It is striking how the now-familiar smooth, angled architecture of today’s warships, intended to reduce visual, heat and other signatures, is also somehow inherently Danish-modern. And the first thing one notices after boarding this ship is how clean and spotless everything is — almost relentlessly clean.

"We clean the ship every day," said Lt. Cmdr. Kenneth Jensen, the ship's operations officer. "It's easier to keep a clean ship clean than to clean a dirty ship."

The Nils Juel is the Danish Navy's newest warship, handed over only in August. It's the third and last of the Iver Huitfeldt class of large frigates which, along with two similar Absalon-class combat support ships, will make up Denmark's primary naval force for the next three decades.

They could also be the last significant naval ships built in Denmark, as the Odense Shipyard that built them closed with the delivery of Nils Juel. But the team that designed the ship — a combination of Maersk Shipping, Odense and the Danish Navy — has established itself as Odense Maritime Technology (OMT), marketing its exper­tise in producing spacious, logical, efficient designs that can be bought for a fraction of the cost of similar warships built elsewhere.

The Danes claim Nils Juel and its sister ships were built for US $325 million apiece — an impressive accomplishment for a ship displacing more than 6,600 tons, fitted with a sophisticated combat and communications suite, armed with Standard, Evolved Sea Sparrow and Harpoon missiles, 76mm and 35mm guns, torpedoes and a helicopter, able to cut the waters at 30 knots and travel more than 9,000 nautical miles without refueling.

The price tag is often compared with the $440 million per-unit cost of the smaller US Navy littoral combat ship, which rises to well over $600 million apiece when the average cost of the LCS mission modules is factored in. And, proponents point out, the Danish ships carry a far heavier permanently installed armament.

But the Danish approach is quite different from that of the US Navy. To start with, most of the ship's lower decks were designed by Maersk, one of the world's largest shipping companies, with a focus on efficient, robust designs that are easy to maintain.

"The basic design is a Maersk design, with a hull similar to a container ship," said Cmdr. Christian Horsted, the ship's executive officer. "Things are very orderly, very well-arranged. It looks like the people who designed the ships have designed a lot of ships."

Horsted pointed to the bridge and machinery room arrangements, which leave room to add improvements. "Things are really set up right," he said, looking up at half-filled overhead wire ways. "The cabling runs leave lots of room for extra wiring for more sensors whenever they're added."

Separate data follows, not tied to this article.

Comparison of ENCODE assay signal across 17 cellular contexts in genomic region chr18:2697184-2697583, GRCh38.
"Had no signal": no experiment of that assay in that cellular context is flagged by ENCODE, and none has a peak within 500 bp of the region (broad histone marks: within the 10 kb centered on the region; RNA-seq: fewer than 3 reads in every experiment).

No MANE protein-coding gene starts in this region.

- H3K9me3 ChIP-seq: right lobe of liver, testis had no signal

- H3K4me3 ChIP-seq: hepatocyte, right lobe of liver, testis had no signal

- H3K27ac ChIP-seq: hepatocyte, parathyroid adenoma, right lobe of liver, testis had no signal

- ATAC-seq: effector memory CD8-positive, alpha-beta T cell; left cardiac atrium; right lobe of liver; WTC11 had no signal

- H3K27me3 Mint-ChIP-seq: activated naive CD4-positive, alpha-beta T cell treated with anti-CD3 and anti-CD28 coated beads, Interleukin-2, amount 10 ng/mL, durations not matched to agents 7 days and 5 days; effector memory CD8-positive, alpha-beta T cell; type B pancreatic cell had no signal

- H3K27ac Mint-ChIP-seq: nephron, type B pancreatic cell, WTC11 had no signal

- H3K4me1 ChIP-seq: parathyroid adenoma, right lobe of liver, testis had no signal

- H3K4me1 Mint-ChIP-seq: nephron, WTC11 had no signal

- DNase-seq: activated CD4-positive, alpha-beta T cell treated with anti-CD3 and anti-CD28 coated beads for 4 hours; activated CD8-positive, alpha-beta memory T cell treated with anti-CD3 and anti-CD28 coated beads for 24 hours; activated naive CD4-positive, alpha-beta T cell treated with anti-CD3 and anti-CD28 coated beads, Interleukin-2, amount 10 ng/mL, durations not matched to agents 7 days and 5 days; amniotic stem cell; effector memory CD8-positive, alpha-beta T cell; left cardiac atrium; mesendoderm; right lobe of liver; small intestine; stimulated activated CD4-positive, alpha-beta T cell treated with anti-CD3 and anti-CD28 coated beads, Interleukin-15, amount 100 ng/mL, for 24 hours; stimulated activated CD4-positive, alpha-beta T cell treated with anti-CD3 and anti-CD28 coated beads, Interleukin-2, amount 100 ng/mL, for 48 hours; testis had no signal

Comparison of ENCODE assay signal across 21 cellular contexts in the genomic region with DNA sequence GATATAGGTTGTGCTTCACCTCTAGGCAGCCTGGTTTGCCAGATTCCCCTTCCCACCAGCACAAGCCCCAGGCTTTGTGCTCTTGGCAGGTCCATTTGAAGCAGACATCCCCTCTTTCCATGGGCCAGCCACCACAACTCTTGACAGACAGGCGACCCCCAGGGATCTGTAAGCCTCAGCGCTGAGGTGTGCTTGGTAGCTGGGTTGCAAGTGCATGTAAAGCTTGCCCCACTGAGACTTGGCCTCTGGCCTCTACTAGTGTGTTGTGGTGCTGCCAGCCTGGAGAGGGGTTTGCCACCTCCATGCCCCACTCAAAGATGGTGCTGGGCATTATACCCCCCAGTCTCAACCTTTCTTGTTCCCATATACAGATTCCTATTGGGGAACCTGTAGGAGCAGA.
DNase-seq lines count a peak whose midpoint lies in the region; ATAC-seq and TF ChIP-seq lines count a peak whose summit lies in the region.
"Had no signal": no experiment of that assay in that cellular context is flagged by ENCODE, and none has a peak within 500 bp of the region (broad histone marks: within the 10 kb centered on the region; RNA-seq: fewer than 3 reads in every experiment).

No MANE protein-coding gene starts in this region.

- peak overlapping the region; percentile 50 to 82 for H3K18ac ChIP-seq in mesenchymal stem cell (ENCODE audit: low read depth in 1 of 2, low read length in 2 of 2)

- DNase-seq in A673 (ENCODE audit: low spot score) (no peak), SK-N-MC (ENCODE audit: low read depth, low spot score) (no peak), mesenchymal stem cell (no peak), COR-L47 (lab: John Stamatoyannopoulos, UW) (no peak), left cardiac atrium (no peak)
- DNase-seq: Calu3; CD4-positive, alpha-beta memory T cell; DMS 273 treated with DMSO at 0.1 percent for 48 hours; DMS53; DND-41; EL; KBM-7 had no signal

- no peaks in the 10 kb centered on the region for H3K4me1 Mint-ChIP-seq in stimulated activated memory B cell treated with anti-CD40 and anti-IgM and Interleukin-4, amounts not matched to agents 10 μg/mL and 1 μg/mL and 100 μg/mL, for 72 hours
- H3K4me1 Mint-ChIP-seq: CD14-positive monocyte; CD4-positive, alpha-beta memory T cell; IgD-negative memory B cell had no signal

As an economy measure, the ship also features a number of used items. The 76mm guns, and launchers for Evolved Sea Sparrow and Harpoon missiles, for example, are refurbished fittings from decommissioned ships.

The sophisticated combat suite, however, is all-new, featuring Thales Smart-L and APAR radars, other sensors and fire-control equipment nearly identical to Dutch De Zeven Provincien-class and German Sachsen-class frigates.

Yet while Nils Juel is operational — this reporter's visit took place just after the ship completed several weeks taking part in a major exercise with the US Navy along the eastern seaboard — the ship remains, in some ways, incomplete.

The two 76mm guns, for example, are essentially temporary fittings. The forward mounting is sized to take a US Mark 45 5-inch gun, but no funds have been allocated to purchase the $50 million weapons. The second gun position also is intended to mount another close-in weapon system, yet to be purchased.

Amidships, the 32-cell Mark 41 vertical launch system is unused, awaiting not just operational certification, but also the purchase of additional components and Standard surface-to-air missiles.

Aft, atop the hangar, what appeared to be a 35mm Oerlikon Contraves Millenium gun was actually a dummy. The weapon is still being certified but, to keep the flight deck's air worthiness certifications, a fake gun was installed to maintain wind current features.

The ship also is hiring more crew members. The original crew size of 100 was found to be "too lean," Jensen said, and 17 more slots have opened, about half in the engineering department. But even with 117 crew members, the Danes will have a crew smaller than similar warships.

"We try to do the same things the Dutch and Germans do, but with fewer people," Jensen said, explaining that the ship features a high degree of automation, as well as 50 cameras placed throughout to monitor spaces such as the engine rooms, hangar and missile decks.

The three frigates are manned with two and a half crews, allowing for one ship to be training, another to be deployed, with the half-manned ship undergoing maintenance. About half the crew aboard Nils Juel, including Jensen, returned this year from a deployment aboard the Iver Huitfeldt, and joined this ship a few months before the cruise to the US.

The ships also are being brought up to higher war-fighting standards, Horsted said, and are being certified by the British Royal Navy's Flag Officer Sea Training organization. Among other things, that means improving damage control fittings and adding some internal features.

Improvements also need to be installed in the engineering control center, said Lt. Christian Jens, the ship's electro officer. "We still need a secondary steering control installation and navigational equipment," he said.

Nils Juel left Denmark in mid-October to take part in Exercise Bold Alligator, which ended in early November. The frigate will head home after visits to Baltimore and Halifax, Nova Scotia. ■

Email: ccavas@defensenews.com.

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